Specialized Anticorruption Courts: An Overview

I’m going to take a quick break from agonizing about the impending Trumpocalypse to share some news about a new U4 Issue Paper, which I coauthored with Sofie Schütte, on specialized anticorruption courts in countries around the world. (This paper builds on an earlier series of case studies.) Here’s the abstract:

Frustration with the capacity of the ordinary machinery of justice to deal adequately with corruption has prompted many countries to develop specialised anti-corruption institutions. While anti-corruption agencies with investigative and/or prosecutorial powers have attracted more attention, judicial specialisation is an increasingly common feature of national anti-corruption reform strategies. The most common argument for the creation of special anti-corruption courts is the need for greater efficiency in resolving corruption cases promptly and the associated need to signal to various domestic and international audiences that the country takes the fight against corruption seriously. In some countries, concerns about the ability of the ordinary courts to handle corruption cases impartially, and without being corrupted themselves, have also played an important role in the decision to create special anti-corruption courts. Existing specialised anti-corruption courts differ along a number of dimensions, including their size, their place in the judicial hierarchy, mechanisms for selection and removal of judges, the substantive scope of the courts’ jurisdiction, trial and appellate procedures, and their relationship with anti-corruption prosecutors. These institutional design choices imply a number of difficult trade-offs: while there are no definitive “best practices” for specialised anti-corruption courts, existing models and experience may provide some guidance to reformers considering similar institutions. They must decide whether such a court should adopt procedures that are substantially different from those of other criminal courts, and/or special provisions for the selection, removal, or working conditions of the anti-corruption court judges.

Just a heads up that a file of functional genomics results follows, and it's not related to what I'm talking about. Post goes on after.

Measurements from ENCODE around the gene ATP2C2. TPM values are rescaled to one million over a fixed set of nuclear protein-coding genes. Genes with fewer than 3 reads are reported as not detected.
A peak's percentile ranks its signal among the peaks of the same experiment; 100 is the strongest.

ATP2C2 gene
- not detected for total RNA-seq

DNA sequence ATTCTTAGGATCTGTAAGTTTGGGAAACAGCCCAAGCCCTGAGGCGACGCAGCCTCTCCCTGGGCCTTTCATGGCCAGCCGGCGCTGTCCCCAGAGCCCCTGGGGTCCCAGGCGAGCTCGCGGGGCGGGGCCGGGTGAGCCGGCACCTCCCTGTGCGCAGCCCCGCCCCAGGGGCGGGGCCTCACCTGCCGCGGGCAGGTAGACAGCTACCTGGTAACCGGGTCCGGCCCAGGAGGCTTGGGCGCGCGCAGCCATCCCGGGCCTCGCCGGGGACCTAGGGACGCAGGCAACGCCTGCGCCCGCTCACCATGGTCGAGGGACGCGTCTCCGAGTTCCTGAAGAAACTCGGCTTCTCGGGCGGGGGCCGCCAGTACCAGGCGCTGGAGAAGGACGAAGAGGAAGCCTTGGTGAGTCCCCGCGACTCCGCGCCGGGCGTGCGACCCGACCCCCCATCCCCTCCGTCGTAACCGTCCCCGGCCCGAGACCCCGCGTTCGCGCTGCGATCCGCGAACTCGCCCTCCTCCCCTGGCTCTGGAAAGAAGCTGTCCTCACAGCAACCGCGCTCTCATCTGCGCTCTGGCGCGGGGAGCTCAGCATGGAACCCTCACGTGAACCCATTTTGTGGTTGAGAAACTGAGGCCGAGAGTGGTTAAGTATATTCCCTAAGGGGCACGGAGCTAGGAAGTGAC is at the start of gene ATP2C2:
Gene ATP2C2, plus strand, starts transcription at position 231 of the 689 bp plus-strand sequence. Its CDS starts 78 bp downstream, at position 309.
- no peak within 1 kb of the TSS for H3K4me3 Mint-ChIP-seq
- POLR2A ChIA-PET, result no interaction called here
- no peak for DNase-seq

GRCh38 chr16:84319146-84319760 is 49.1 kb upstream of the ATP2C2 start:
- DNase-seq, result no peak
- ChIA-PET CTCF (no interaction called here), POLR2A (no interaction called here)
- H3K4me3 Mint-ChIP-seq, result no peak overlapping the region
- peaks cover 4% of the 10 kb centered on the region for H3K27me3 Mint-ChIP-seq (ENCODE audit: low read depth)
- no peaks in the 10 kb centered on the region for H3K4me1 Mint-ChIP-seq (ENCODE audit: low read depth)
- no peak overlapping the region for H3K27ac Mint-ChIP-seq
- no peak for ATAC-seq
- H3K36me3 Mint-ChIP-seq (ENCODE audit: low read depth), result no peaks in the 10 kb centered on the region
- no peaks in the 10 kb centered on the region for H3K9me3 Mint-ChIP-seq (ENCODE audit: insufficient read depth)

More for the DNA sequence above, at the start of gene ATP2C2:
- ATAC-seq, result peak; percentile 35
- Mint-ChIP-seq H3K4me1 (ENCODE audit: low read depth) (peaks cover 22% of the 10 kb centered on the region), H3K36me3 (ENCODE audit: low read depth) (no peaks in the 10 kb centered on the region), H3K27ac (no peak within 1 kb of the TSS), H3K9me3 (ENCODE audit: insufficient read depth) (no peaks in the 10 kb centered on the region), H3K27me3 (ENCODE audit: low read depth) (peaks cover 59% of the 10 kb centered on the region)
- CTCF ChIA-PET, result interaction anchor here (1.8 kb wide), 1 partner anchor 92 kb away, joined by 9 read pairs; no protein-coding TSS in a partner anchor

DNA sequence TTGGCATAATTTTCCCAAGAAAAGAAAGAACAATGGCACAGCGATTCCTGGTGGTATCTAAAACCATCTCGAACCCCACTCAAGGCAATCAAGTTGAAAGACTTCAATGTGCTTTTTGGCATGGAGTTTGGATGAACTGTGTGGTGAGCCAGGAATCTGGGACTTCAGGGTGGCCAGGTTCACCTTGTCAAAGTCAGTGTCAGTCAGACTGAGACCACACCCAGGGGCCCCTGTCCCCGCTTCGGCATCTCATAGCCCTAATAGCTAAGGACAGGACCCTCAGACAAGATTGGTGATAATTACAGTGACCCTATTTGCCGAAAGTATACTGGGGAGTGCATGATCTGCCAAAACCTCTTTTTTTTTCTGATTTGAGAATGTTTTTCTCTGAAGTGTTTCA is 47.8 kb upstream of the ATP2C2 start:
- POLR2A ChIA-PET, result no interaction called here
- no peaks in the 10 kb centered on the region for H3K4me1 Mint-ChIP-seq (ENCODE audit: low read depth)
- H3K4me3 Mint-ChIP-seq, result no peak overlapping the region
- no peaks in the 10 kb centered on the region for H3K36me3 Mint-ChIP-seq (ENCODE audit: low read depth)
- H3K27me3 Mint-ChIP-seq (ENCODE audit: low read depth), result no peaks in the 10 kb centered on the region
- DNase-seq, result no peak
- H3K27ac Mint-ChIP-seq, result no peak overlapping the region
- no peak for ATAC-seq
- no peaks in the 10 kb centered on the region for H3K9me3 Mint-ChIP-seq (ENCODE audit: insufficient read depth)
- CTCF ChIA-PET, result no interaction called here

2 thoughts on “Specialized Anticorruption Courts: An Overview

  1. Pingback: Specialized Anticorruption Courts | |

  2. Dear Matthew, So far, it is one of the effective requirement of global anti-corruption movement from legal point of views. The world is under legal motive at the democratic development and its’ progress. We are to establish the legal-implementation of anti-corruption measures. In this part there also so-limitations in the international jurisdiction that we have mentioned in this article. Nationals or state motivations never been uniformed as the interests of states are self-motivated or of vested interests.
    May I request, to explain the present situation of ‘United Nations’, ‘International Court’ like organizations. These organizations are only “mute-viewer” or handicapped name-plate of their duties and activities against the international deterioration to combat inequality or poverty. They are the playing tools of international power-conglomerate.
    I think, there is urgent need of change the research-motive of scholars or intellectuals from very junk or conventional prejudices. Anti-corruption fight must be projected against the very source of it that is ‘Nationalism’ or national interest,- when we are pleading for regulation of international trade. We are very much clear that in the name of legalization, the powered and riches are enjoying legal benefits by hook or crook policy.
    Why we are supporting the poverty ridden messes are major corruption? Research is pointing that power and rich countries are the major cause or indirect imposed cause of global poverty, and its’ resultant effect is ‘Corruption’.
    If we fail to go insight of any event from scientific explanation, then nothing will happen better. Instate, the juices will be sucked by the known culprits only.

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